Tales From the Loop (Amazon Prime) Season One, Episode Eight – “Home” Written by Nathaniel Halperin Directed by Jodie Foster
Tales From the Loop has always been a complicated series to parse and break down. It’s an anthology show but also a collection of interconnected short stories with ongoing plot elements. It’s a science fiction series that uses its fantastic ingredients to highlight deeply human stories. The tone incredibly sedate and contemplative despite presenting large scale cosmic ideas. I don’t imagine Tales From the Loop will find a broad audience as it’s such a specific thing, and not every episode hits on all cylinders leading to an uneven experience. I still argue these eight episodes are worth a watch because if nothing else, they are some of the most visually gorgeous television.
Tales from the Loop (Amazon Prime) Season One, Episode Seven – “Enemies” Written by Nathaniel Halperin Directed by Ti West
Ti West is a director that came across my radar back in 2009 with his Eighties horror homage, The House of the Devil. I enjoyed his follow-up films, The Innkeepers and You’re Next. Since the early 2010s, he’s done a few other lesser movies and started to pick up more television work. I personally enjoy his filmmaking style because it is nostalgic without being shallow, West understands how to set a mood and sit in that space instead of leaning into endless, unearned jump scares. His contribution to Tales from the Loop actually borrows more from the artbook’s sequel Things From the Flood and brings some very subtle horror elements to the series.
Phase IV (1974) Written by Mayo Simon Directed by Saul Bass
Saul Bass is primarily known for his graphic design work in the opening titles of films like Vertigo, Psycho, West Side Story, and many others. Phase IV was Bass’s first and only foray into feature film directing. Anytime you get a movie made by someone working primarily in the visual arts, it’s going to be visually appealing but not necessarily following the standard narrative structures. Kubrick was a photographer, David Lynch is a painter, and so on. Panos Cosmatos has cited Phase IV’s influence on his own Beyond the Black Rainbow. These directors aren’t so much interested in narrative points and character beats as they are as in establishing a potent atmosphere. Saul Bass’s Phase IV falls right into that same category.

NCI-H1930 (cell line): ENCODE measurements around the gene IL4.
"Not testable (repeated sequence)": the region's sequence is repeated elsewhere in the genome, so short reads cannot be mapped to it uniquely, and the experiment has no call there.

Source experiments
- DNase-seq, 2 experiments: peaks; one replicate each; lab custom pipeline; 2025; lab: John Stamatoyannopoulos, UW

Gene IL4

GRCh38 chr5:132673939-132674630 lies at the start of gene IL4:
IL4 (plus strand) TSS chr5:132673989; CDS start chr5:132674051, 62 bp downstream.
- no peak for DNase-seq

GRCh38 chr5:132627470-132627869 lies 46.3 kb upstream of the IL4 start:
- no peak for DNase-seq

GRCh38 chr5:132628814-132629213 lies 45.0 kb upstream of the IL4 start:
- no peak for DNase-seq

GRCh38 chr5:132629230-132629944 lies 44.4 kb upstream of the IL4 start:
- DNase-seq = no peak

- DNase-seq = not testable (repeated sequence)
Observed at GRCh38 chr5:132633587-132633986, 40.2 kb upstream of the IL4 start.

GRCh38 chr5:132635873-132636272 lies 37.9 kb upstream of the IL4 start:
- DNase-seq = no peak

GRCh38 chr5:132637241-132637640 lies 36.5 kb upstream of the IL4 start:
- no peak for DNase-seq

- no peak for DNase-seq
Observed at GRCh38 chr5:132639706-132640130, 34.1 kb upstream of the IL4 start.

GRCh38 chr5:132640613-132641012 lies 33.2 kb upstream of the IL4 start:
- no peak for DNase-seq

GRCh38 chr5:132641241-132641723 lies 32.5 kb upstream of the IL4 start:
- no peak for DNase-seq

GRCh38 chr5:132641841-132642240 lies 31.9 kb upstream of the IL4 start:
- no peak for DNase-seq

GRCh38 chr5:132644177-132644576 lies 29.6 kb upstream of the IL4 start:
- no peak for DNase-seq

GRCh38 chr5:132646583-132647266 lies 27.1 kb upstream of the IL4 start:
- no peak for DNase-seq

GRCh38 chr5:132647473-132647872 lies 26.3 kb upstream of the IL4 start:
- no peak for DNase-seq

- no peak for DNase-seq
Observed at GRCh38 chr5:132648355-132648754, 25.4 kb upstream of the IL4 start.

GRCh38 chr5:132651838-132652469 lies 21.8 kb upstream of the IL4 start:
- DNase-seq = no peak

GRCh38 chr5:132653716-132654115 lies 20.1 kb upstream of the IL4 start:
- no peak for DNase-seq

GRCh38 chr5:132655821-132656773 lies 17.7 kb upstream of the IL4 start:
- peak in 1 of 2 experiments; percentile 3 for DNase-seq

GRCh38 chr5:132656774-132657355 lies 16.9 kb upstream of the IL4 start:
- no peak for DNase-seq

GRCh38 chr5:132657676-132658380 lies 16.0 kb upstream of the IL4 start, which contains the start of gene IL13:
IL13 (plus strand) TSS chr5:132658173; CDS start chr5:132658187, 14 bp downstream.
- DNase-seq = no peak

Tales from the Loop (Amazon Prime) Season One, Episode Six – “Parallel” Written by Nathaniel Halperin Directed by Charlie McDowell
Tales from the Loop continues its trend of taking a previously supporting character and making them the protagonist of their own episode. This time it is Gaddis, the security guard that works the gates of the Loop. We spend some time in the first act getting to know him better and quickly realize Gaddis lives his life in lonely sadness. He has friends, like Loretta and her husband, but he doesn’t have any intimate relationships. There is a brief flirtation with a new man in town, but Gaddis’ insecurities get in the way. Instead, he focuses his time on repairing an old tractor in a field near his home.
Tales from the Loop (Amazon Prime) Season One, Episode Five – “Control” Written by Nathaniel Halperin Directed by Tim Mielants
Tales from the Loop continues its interconnected anthology structure with a chapter that touches on events from episode two, yet you don’t have to watch that one to understand what is going on. In fact, I think you could watch this series on shuffle and still have the same experience as the connections are so light. There is even a brief reference to episode three that you don’t need to fully comprehend to follow the story being told here. The theme for this episode is Grief and how people work through that process while feeling powerless to do anything.
Cocoon (1985) Written by Tom Benedek Directed by Ron Howard
Steven Spielberg’s E.T. has a profound influence on the 1980s and created a subgenre where family, fantasy, and science fiction merged. These were humanist movies, without threatening antagonists or, in some instances, no real villain at all. The common factor in all the pictures was characters experiencing contact with some fantastical entities, typically alien, evoking a sense of child-like wonder in them and leading to the resolution of interpersonal issues. Of the E.T.-inspired movies, Cocoon is one of the better pictures because it keeps the story character-centered and allows the science fiction elements to enhance that narrative.
Total Recall (1990) Written by Philip K. Dick, Dan O’Bannon, Ronald Shusett, and Gary Goldman Directed by Paul Verhoeven
Total Recall is not the best film ever made. It’s not even the best science fiction movie, but it is a beautiful example of a type of science fiction film that died out around the beginning of the 1990s. The practical effects, the matte painting, the clever use of computer effects in minimal ways, all add up to a world I wish we could spend more time in. But, I’m sort of glad that we don’t get more of this setting because it makes the bits and pieces provided all that more interesting to mull over.